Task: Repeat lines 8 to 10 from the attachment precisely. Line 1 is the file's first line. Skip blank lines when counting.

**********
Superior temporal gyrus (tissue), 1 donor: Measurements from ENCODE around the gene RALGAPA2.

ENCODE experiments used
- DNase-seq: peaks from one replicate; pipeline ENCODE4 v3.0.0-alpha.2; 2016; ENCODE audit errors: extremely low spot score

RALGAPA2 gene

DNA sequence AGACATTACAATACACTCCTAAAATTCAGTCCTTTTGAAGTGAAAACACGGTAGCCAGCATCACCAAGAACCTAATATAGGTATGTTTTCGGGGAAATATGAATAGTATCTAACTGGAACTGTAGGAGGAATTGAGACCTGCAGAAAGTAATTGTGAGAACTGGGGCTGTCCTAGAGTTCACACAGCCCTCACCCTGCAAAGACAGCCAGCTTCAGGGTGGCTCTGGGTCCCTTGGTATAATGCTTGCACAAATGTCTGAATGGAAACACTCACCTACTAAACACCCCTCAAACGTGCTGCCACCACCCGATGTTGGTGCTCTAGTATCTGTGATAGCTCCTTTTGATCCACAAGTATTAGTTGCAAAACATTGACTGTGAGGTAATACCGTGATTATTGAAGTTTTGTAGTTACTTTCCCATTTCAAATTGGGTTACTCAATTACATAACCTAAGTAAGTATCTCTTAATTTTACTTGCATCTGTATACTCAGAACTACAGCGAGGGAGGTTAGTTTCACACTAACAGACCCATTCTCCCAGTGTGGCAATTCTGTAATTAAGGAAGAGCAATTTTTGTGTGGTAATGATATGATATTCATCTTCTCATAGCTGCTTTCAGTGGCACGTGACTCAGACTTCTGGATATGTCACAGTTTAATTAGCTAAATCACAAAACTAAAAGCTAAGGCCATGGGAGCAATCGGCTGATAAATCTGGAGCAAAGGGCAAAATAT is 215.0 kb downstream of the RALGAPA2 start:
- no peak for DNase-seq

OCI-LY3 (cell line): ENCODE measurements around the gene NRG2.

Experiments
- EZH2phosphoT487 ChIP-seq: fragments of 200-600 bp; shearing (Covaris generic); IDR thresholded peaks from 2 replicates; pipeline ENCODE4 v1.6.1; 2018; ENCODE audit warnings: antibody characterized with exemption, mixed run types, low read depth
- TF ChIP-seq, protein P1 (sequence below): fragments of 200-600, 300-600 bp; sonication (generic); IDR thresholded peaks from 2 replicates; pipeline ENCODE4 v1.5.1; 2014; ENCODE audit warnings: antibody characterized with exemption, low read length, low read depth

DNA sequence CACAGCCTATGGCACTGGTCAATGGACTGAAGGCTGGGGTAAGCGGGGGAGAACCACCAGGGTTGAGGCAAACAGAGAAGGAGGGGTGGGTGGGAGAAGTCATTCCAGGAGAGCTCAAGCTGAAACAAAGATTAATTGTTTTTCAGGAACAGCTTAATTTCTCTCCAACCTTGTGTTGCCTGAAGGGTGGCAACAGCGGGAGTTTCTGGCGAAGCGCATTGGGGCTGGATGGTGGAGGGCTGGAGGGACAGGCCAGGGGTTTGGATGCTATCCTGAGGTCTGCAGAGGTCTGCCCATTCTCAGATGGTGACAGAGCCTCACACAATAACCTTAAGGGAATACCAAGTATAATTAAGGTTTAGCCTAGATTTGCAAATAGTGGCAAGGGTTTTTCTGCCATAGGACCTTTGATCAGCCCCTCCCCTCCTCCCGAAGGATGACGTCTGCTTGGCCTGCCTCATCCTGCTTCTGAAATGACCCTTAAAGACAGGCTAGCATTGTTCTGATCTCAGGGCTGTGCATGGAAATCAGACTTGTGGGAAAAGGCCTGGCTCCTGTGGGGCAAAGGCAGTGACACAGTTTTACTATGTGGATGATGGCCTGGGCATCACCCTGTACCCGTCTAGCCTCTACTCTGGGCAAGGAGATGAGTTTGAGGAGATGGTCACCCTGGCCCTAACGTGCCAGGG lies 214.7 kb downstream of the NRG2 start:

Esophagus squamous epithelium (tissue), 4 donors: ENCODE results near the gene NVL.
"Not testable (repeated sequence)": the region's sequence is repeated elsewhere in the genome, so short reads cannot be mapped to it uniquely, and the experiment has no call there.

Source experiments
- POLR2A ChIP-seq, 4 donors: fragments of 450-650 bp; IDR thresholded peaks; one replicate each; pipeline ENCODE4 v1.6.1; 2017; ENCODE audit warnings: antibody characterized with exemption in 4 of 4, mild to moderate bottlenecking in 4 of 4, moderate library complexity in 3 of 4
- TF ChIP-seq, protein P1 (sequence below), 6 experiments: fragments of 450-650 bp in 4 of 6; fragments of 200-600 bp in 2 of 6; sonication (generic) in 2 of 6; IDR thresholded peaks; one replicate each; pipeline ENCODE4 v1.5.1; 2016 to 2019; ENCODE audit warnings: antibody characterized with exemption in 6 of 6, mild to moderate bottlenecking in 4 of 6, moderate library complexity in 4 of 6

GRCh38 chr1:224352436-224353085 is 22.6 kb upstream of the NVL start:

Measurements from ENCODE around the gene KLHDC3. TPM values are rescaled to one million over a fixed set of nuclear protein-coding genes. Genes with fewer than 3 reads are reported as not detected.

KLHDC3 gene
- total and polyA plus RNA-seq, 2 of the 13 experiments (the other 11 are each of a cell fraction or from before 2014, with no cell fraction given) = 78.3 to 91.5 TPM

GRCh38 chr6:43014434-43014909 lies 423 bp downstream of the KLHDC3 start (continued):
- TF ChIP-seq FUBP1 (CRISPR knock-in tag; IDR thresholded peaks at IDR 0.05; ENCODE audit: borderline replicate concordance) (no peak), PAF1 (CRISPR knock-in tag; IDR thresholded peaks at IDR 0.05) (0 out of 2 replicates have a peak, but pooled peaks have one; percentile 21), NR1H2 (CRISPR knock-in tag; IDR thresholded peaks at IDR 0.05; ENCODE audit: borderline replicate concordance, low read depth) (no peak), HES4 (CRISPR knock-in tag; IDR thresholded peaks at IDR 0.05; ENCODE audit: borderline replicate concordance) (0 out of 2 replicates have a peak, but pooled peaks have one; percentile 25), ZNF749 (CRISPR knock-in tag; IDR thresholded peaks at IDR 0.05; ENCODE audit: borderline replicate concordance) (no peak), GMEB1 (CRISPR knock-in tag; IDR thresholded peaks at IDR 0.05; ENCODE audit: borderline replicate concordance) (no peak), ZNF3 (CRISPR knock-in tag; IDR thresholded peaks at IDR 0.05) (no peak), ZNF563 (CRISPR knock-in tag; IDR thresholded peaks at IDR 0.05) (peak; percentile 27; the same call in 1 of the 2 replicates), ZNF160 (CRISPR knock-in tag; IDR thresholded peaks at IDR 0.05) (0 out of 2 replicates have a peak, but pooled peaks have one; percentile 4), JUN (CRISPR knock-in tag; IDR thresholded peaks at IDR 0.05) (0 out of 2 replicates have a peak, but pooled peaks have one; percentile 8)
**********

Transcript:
Experiments
- EZH2phosphoT487 ChIP-seq: fragments of 200-600 bp; shearing (Covaris generic); IDR thresholded peaks from 2 replicates; pipeline ENCODE4 v1.6.1; 2018; ENCODE audit warnings: antibody characterized with exemption, mixed run types, low read depth
- TF ChIP-seq, protein P1 (sequence below): fragments of 200-600, 300-600 bp; sonication (generic); IDR thresholded peaks from 2 replicates; pipeline ENCODE4 v1.5.1; 2014; ENCODE audit warnings: antibody characterized with exemption, low read length, low read depth